This is the second and third stories of former slaves who moved to and married interracially in Montana. Mattie Bell Castner is the called “The Mother of Belt, Montana.” My family and I had the opportunity to drive through the area in 2011. It felt good to be close enough to touch history, but most of us could experience the same sentiments by just going outside or a few miles away as the contributions of our ancestors surround us, but I digress.

John K. Castner, born in 1841 came to Montana Territory in 1867 from Pennsylvania operating as a freighter based in Fort Benton. He married former slave Mattie Bell Bost from North Carolina in 1879, and together they founded the town that became Belt. When John died, he left Mattie a millionaire by today’s standards.

Mattie worked with her bare hands to help her husband build the first cabin in the town named after her husband Castner, later renamed Belt, MT. Their cabin became the stop for the stage, then flourished into a hotel and restaurant. Mattie grew her own vegetables and even worked in her husband’s coal mines. They were good to the poor and gave new meaning to the word entrepreneur. A former slave, Mattie Castner was given the opportunity to earn her own money from her hard work and brains. Belt, MT has Mattie Castner’s name all over it and is a landmark in Montana history.Castner HouseJohn Castner died in 1915 leaving Mattie to run the business which she obviously did very well. She died 5 years later leaving $30,000 to friends and charity. Mattie was given two funeral services — one in Belt and the other in Great Falls.

Note: This vintage photograph is NOT Mattie Bell Castner, the pic is of an unidentified woman in Helena or Billings, MT in 1889. Because there are no known photographs of Mattie (maybe due to any trouble from being married to John) and I simply wanted to give her a face. I learned that the white Castner family did not want a book about Mattie published in 1956 and threatened legal action. What a shame! I am sure that book could be published today. Here is a note I received from Ken Robinson when I inquired about a photograph of Mattie Castner:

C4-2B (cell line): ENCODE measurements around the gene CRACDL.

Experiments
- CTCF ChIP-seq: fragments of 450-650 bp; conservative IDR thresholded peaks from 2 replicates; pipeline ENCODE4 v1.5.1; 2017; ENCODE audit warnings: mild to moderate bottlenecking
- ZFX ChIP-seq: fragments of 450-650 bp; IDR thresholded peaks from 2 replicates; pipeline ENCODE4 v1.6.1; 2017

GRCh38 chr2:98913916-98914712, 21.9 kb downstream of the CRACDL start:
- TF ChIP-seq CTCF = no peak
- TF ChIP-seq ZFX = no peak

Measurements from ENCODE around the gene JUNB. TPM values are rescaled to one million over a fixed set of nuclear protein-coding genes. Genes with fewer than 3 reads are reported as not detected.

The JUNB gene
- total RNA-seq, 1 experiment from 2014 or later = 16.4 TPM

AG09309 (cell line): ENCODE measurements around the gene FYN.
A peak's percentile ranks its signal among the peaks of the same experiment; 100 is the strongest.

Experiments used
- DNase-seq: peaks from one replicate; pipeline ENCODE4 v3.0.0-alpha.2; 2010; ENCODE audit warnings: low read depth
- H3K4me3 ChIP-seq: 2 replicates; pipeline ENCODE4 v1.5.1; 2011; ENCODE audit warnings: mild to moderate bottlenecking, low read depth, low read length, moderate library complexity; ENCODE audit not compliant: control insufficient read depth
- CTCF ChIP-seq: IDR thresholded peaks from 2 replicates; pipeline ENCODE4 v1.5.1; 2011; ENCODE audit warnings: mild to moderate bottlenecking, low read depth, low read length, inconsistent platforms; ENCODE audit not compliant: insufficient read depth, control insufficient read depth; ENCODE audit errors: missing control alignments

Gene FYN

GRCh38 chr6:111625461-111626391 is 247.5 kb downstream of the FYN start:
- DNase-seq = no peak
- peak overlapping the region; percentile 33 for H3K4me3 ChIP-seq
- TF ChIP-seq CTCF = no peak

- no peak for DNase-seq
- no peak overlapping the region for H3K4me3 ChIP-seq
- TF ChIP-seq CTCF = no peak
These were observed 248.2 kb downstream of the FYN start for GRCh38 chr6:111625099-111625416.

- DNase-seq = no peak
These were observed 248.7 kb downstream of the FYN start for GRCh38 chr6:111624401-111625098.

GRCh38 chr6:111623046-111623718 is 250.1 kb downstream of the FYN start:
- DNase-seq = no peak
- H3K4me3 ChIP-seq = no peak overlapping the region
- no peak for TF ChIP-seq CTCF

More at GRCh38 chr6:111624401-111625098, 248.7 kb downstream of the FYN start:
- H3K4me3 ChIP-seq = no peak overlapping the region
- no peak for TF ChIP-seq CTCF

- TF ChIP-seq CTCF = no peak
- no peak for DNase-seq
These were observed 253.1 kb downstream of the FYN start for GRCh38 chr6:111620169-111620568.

“Although Mattie Castner is the “mother of Belt,” ran an exceptional hotel and eatery there for many years, and her white husband John was prominent in the community and region, no photo has ever been located of Mattie. I’m sure the interracial marriage was sensitive both in the community and especially in the Castner family. I know this and the Castner’s employment of Chinese cooks at the hotel was used against John in his political campaigns. As you probably know Mattie and John had no children, although they raised a boy, possibly John’s son. That Castner family stopped publication of a biography (to be called Cradled in Dixie of Mattie and her friend, and another fascinating black woman, Maria Adams Dutriueille. The book was scheduled to be published about 1956 until the Castner’s threatened lawsuits. In any case, we have never been able to locate a photo of Mattie.”

Mattie Byers Novotny Welch

Mattie Castner made two trips to North Carolina to try and find her relatives who hadn’t been sold. She found a sister and brought her and her family back to Montana. On the second trip back the elder brought back her 13 year-old niece and namesake Mattie Byers. The younger Mattie graduated from 8th grade in Belt Montana and married a white man named John L. Novotny in 1900. In 1911 J.L. and Mattie moved their family to Great Falls where there were more black people and where they felt their children would have a better education. As one may assume, black children were subjected to racial taunts and teasing in school. One such taunt was:

God made the nigger

Made ‘em in the night

Made ‘em in a hurry

And forgot to paint them white.

Not to be bothered with racial foolishness, these children cited a creative rebuttal:

God made the white trash

Made ‘em in a shack

Made ‘em in a hurry

And forgot to make them black

John and Mattie Novotny would have 22 children 9 of whom survived to adulthood. Mattie was very involved in the church and some and at some point became a widow and married a John (Joseph) Welch. Mattie and some of her children left Montana as I found that she was buried in Arlington National Cemetery in Washington DC. Most of her children preceded her in death. If any of her descendants in Montana, the DC area or anywhere can share any information or pictures, the audience and editors at BBW would voraciously consume the information.


Historical Blacks American in Northern Montana (An absolute Gold Mine of information compiled by Ken Robinson, Historian at the Overholser Historical Research Center in Fort Benton, River and Plains Society Board).

African Americans in Montana Index (1870, 1910, and 1930 U.S. Censuses)